Spooky prescience from the author of ‘The Making of the English Working Class’
Historians are classically shit at prophesising anything, but, back in early ‘60s, a Marxist one predicted the future.
The BBC had just aired a three-part lecture series attacking the New Left – the then-emerging movement of radical students and academics calling for a socialist politics beyond Stalinism and watery Western social democracy. And E.P. Thompson, one of the highest-profile New Leftists, set about writing his own talk in response.
Originally, the intention was to get it broadcast on the BBC. If Auntie was happy to transmit three hours of reactionary propaganda, the reasoning ran, it would surely have to give the New Left some sort of right to reply.
I went to see Black Panther for my birthday, and thought it was very good. I don’t usually like films, or the cinema, or birthdays, but a mate convinced me to give all three a try, and for once I was only vaguely disappointed.
I can’t fully endorse it – they spent $200m making a comic book movie while thousands of people (a lot them African), starved to death. But for a stonkingly profligate corporate blockbuster, Black Panther is fairly radical.
A long addendumto the post about Oxbridge. A few days after finishing it, I ended up in Oxford – partly through sickening hypocrisy, partly because I wanted to visit one of my oldest and closest friends who studies there.
It was interesting for two reasons: one, because it reaffirmed everything I remembered about Oxbridge. And two, because it was a rare chance to commune with someone with a very similar worldview to mine.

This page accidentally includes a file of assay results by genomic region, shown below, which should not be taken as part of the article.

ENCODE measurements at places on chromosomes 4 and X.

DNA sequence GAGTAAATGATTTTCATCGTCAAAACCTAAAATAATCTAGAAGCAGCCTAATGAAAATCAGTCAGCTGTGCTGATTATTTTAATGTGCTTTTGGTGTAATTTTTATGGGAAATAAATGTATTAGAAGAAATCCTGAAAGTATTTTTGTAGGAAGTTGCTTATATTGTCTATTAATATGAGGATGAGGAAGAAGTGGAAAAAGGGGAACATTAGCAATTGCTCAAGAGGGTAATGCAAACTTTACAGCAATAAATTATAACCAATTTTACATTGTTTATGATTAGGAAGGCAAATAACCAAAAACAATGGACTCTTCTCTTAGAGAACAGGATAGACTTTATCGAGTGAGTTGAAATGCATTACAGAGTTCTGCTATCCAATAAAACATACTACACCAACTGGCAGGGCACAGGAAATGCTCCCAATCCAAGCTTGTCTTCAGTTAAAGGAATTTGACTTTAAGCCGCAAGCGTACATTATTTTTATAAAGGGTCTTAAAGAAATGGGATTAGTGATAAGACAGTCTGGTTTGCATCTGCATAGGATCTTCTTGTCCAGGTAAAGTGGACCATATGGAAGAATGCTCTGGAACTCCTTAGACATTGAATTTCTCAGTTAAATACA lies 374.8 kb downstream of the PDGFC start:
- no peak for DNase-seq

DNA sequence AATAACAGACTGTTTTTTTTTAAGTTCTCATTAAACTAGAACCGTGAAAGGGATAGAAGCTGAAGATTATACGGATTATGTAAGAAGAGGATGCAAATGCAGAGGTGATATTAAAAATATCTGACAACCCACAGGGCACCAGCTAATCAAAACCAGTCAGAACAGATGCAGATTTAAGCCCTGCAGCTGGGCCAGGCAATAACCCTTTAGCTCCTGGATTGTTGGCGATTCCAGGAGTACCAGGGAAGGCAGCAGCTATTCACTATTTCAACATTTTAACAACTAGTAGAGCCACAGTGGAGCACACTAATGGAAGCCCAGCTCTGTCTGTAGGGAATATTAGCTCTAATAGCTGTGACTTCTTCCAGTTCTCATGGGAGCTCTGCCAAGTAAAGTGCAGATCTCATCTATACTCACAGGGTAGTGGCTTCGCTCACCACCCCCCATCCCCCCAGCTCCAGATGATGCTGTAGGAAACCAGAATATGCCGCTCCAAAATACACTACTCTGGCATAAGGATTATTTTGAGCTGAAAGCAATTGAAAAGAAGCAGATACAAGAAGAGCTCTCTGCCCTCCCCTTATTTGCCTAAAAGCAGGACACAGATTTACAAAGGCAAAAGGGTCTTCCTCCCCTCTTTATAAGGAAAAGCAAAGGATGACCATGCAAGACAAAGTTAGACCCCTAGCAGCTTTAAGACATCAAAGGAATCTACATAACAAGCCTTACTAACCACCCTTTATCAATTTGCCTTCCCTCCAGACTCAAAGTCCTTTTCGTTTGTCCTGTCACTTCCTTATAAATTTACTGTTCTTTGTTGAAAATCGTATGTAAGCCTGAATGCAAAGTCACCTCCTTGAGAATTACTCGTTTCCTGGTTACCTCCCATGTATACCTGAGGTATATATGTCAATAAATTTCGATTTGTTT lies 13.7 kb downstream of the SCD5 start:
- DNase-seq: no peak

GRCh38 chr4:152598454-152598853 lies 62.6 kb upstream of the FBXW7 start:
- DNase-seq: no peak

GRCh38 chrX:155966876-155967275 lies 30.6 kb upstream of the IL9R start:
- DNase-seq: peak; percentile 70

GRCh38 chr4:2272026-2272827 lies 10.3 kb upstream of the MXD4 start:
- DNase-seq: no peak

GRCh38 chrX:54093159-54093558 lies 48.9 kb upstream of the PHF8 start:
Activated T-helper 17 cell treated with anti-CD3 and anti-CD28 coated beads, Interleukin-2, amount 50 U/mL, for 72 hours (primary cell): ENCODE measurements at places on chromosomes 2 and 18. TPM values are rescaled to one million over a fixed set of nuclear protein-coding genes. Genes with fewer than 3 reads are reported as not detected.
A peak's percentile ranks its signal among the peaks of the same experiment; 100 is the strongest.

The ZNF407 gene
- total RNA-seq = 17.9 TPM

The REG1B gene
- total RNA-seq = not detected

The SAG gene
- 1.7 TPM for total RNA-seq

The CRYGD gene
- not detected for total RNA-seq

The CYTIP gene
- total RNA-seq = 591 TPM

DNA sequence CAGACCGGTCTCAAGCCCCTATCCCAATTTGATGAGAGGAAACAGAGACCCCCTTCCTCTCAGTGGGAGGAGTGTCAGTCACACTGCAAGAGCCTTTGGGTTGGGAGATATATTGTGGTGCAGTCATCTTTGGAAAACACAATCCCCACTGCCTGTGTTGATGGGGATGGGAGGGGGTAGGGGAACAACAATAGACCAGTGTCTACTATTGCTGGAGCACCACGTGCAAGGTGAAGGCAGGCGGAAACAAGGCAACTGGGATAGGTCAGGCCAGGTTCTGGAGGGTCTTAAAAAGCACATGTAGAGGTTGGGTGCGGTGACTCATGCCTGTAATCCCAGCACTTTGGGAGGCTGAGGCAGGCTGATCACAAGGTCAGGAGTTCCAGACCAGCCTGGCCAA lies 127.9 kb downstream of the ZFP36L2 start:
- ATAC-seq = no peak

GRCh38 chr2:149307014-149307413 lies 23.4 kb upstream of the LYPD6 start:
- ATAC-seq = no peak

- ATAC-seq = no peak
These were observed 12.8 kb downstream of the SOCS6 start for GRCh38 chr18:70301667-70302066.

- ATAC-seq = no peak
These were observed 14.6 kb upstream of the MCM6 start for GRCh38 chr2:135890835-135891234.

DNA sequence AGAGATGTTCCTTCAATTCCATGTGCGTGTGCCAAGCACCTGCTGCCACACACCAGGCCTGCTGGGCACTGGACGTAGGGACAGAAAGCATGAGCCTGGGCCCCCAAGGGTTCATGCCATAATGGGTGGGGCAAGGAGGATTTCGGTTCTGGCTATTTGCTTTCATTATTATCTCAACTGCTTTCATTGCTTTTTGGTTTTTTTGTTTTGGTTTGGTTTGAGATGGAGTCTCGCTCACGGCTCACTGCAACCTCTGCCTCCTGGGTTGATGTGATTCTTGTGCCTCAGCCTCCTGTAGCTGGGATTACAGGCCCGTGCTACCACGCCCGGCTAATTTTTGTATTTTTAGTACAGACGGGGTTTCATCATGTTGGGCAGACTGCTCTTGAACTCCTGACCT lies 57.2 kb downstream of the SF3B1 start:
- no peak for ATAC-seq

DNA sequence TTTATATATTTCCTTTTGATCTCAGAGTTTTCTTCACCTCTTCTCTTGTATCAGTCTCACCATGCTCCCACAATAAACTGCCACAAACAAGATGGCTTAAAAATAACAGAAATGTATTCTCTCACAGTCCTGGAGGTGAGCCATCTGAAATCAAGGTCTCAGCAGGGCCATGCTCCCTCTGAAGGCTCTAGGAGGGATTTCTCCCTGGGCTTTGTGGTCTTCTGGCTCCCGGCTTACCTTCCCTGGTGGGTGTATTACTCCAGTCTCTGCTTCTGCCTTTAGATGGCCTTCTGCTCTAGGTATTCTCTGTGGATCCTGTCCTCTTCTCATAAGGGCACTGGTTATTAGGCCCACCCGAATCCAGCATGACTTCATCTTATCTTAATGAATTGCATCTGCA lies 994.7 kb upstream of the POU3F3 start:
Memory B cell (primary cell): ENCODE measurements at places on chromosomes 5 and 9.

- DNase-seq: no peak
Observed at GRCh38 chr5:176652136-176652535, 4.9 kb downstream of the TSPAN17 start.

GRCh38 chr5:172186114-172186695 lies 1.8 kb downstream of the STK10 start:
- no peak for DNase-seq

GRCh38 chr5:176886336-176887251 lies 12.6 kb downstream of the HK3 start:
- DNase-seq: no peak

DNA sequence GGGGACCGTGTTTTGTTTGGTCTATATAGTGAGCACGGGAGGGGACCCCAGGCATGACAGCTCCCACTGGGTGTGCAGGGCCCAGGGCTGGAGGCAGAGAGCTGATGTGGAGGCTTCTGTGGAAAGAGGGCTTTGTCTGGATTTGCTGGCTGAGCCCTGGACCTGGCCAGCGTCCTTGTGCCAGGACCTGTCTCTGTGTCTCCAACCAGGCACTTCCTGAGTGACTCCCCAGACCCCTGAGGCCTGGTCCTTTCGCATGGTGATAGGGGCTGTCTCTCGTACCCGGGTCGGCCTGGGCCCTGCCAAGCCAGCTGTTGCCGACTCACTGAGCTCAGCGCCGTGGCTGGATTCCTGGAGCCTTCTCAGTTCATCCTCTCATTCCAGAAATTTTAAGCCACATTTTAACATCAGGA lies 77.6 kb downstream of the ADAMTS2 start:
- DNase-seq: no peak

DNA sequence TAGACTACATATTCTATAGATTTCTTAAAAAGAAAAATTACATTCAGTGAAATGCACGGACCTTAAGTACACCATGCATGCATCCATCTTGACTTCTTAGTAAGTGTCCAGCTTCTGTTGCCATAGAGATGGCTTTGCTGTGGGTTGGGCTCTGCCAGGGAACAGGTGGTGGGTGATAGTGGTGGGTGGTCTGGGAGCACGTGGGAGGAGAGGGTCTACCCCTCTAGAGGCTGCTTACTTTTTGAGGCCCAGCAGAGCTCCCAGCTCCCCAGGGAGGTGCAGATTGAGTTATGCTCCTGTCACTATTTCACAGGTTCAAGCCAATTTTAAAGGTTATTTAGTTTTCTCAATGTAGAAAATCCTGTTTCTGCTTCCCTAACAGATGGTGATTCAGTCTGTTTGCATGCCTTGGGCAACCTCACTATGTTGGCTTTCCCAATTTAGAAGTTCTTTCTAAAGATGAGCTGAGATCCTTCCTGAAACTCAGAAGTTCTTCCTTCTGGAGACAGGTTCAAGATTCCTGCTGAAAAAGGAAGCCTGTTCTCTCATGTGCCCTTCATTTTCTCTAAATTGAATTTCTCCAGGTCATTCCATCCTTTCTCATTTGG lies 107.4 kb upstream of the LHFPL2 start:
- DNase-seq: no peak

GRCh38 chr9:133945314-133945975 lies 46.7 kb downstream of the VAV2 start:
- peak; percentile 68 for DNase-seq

Oxford is different to Cambridge. It’s noisier and busier, and there’s a lot more of it. It’s a city. Cambridge is just a glorified town.
But the universities are near-identical. They’re both made up of thirty-odd self-contained ‘colleges’, fabulously rich and bafflingly archaic. And they both serve the same mainly white, wealthy, South-Eastern demographic.Continue reading “An Oxmas Carol”→
Every now and then, the media will fuss about Oxbridge. Usually it’s in response to some new set of figures that show it’s (still) excruciatingly privileged.
Everyone will broadly agree that’s bad, there’ll be a flurry of public outrage for about ten minutes, you’ll see a bit of back-and-forth in the broadsheet opinion pages, then the issue will vanish. Nothing will change.Continue reading “Oxbridge should be got rid of”→
Agitpod is always annoying, but the Clive Lewis one put me off my cheese and salad baguette.
I listen to it despite the nauseating chummy banter because it’s a useful insight into the wobbly end of the Corbyn coalition — the panicky, one-foot-in-the-mainstream types who verged on calling for him to go last summer.
Jones and O’Hagan are probably decent people, but I don’t trust them. For years, I’ve watched them and journos like them mock the suggestion that working at the liberal end of the corporate press compromises them politically — only for them to prove themselves embarrassingly susceptible to media groupthink about Corbyn just at the point when the project needed loyal intellectual outriders the most.